Yankees' restraint a sign system is working
The bout of fiscal conservatism currently being displayed by the New York Yankees may be disconcerting to Yankees fans. Experience has instructed these fans that money is no object as it applies to their team's pursuit of excellence.
But for almost everybody else, the Yankees' move toward a more thrifty position on players' salaries means that Major League Baseball's economic system is working. In this case, the particular mechanism at work would be the luxury tax.
The Yankees have led the Majors in team salaries for 14 consecutive seasons. But in 2013, they will be overtaken by the Los Angeles Dodgers, and by a substantial margin.
The Yankees' current aim, and it is a perfectly reasonable fiscal goal, is to come in underneath the 2014 luxury tax threshold of $189 million. For the vast majority of Major League franchises that sort of money would still be a record-shattering -- not to mention budget-shattering -- amount to spend on players' salaries. For the Yankees, it will be a cutback.
The Yankees have exceeded the luxury tax threshold for 10 consecutive seasons, and have paid a total of more than $224 million in luxury tax penalties. In many seasons, this tax could have been called a "Yankees tax" rather than a luxury tax. According to a report by the Associated Press, the Yankees paid $18.9 million in luxury tax fees in 2012.
The percentage of luxury tax penalty paid increases annually for a team exceeding the threshold. For 2014, that figure for the Yankees would be 50 percent on any salary amount exceeding $189 million. That kind of penalty turns out to be a serious disincentive to spend, even for an operation with the Yankees' resources. Also, if the Yanks get under $189 million to avoid paying the luxury tax for 2014, they will be in position to receive amnesty under the Collective Bargaining Agreement and their tax rate would return to the first-time offender rate of 17.5 percent.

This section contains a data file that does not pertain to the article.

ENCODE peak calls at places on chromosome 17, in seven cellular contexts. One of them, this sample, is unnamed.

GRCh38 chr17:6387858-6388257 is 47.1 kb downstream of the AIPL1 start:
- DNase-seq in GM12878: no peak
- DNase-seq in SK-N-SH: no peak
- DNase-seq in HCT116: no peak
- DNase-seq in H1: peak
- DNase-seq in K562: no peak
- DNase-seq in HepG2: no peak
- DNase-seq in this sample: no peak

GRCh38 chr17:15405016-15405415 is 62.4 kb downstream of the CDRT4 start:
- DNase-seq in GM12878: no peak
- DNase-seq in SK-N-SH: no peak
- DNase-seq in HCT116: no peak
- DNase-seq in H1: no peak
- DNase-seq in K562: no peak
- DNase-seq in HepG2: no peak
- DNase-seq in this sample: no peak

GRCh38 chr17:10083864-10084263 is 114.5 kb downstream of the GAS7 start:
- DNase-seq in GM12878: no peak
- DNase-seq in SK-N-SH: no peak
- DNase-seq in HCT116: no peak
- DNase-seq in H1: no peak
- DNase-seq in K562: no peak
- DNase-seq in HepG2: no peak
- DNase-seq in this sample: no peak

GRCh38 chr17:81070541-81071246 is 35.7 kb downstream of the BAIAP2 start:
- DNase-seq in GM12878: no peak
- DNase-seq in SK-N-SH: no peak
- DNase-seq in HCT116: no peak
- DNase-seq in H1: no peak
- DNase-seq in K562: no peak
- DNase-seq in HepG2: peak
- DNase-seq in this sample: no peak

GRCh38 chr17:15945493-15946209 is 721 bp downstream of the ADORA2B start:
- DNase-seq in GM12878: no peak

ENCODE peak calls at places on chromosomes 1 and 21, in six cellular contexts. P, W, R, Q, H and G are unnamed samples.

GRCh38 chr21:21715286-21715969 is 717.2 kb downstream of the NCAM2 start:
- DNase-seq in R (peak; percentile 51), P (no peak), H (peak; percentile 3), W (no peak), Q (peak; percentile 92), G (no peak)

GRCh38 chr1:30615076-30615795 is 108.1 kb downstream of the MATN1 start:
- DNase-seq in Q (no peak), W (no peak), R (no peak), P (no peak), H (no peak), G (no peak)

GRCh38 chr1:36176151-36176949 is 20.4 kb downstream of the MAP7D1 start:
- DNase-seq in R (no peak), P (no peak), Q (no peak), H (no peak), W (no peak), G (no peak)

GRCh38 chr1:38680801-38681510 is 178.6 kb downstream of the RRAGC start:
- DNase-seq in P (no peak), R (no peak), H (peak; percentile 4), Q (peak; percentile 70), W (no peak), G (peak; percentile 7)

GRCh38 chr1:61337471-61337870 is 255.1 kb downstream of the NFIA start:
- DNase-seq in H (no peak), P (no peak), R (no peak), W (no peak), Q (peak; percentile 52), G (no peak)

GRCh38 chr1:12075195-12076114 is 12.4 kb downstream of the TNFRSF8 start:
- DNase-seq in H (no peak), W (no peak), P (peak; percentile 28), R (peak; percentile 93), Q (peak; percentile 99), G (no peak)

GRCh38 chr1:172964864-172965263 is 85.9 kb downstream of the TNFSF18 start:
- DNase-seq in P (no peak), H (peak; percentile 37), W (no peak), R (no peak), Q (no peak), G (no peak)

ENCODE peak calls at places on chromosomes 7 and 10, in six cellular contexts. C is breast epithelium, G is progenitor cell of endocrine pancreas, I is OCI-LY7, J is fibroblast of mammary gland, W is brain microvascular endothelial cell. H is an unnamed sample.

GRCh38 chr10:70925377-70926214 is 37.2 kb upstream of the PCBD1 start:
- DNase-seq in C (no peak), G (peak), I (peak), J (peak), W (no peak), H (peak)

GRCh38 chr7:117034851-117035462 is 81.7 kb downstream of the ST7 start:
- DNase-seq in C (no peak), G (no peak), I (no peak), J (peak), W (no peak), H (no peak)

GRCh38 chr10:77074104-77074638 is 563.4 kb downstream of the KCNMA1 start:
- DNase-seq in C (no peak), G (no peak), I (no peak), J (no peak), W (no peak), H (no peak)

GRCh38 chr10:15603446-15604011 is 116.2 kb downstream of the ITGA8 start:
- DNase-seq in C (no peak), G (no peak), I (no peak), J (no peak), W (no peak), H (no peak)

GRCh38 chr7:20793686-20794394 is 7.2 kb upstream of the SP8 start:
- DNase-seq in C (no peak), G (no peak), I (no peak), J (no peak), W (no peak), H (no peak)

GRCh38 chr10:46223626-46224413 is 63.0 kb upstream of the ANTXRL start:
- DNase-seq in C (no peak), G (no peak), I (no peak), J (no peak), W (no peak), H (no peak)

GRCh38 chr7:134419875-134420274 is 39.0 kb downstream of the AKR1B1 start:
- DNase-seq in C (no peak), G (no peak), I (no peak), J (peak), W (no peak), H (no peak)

In the absence of a salary cap, Major League Baseball has instituted vastly increased revenue sharing in an attempt to level the economic playing field and decrease revenue disparities among franchises.
Beyond that, the luxury tax also stands as a potential drag on spending by large-market franchises. If it hasn't deterred the Yankees from spending in the past, it apparently has for 2014.
The Yankees, typically in the forefront for high-priced free agents, have stayed on the sidelines for the current round of bidding wars. The 2012-13 free agents have not been shortchanged by this development, given the overall prosperity of the game and the willingness of the Southern California franchises to spend considerable sums on Zack Greinke (Dodgers) and Josh Hamilton (Angels).
The Yankees, meanwhile, have primarily focused on re-signing their own free agents. There were no serious quibbles with them retaining veteran pitchers Hiroki Kuroda, Andy Pettitte and Mariano Rivera, or veteran outfielder Ichiro Suzuki. And with Alex Rodriguez out with another hip problem, they signed Kevin Youkilis to a one-year, $12 million deal to fill in at third base.
All of these moves were sensible. But the limitations of the Yankees' current fiscal approach were reflected in the fact that the youngest player among these transactions was Youkilis, who will be 34 by Opening Day.
Yankees general manager Brian Cashman has stated that the club will continue to attempt to improve its roster. The Yankees will try to be as creative as possible, but in all likelihood they won't be taking on any contracts that tie them to a large amount of spending for 2014.
Thus, this organization is acting very much like the vast majority of franchises would act: with budgetary restraint, with a cautious eye on the bottom line.
These are apparently not your uncle's Yankees. But this is baseball's luxury tax having a definite effect.
Mike Bauman is a national columnist for MLB.com. This story was not subject to the approval of Major League Baseball or its clubs.